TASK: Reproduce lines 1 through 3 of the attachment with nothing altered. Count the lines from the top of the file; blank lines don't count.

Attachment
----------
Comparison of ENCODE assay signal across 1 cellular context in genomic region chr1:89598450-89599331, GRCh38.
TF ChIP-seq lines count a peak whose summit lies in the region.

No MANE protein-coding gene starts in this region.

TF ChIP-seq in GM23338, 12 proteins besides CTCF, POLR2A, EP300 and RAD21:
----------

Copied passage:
Comparison of ENCODE assay signal across 1 cellular context in genomic region chr1:89598450-89599331, GRCh38.
TF ChIP-seq lines count a peak whose summit lies in the region.

No MANE protein-coding gene starts in this region.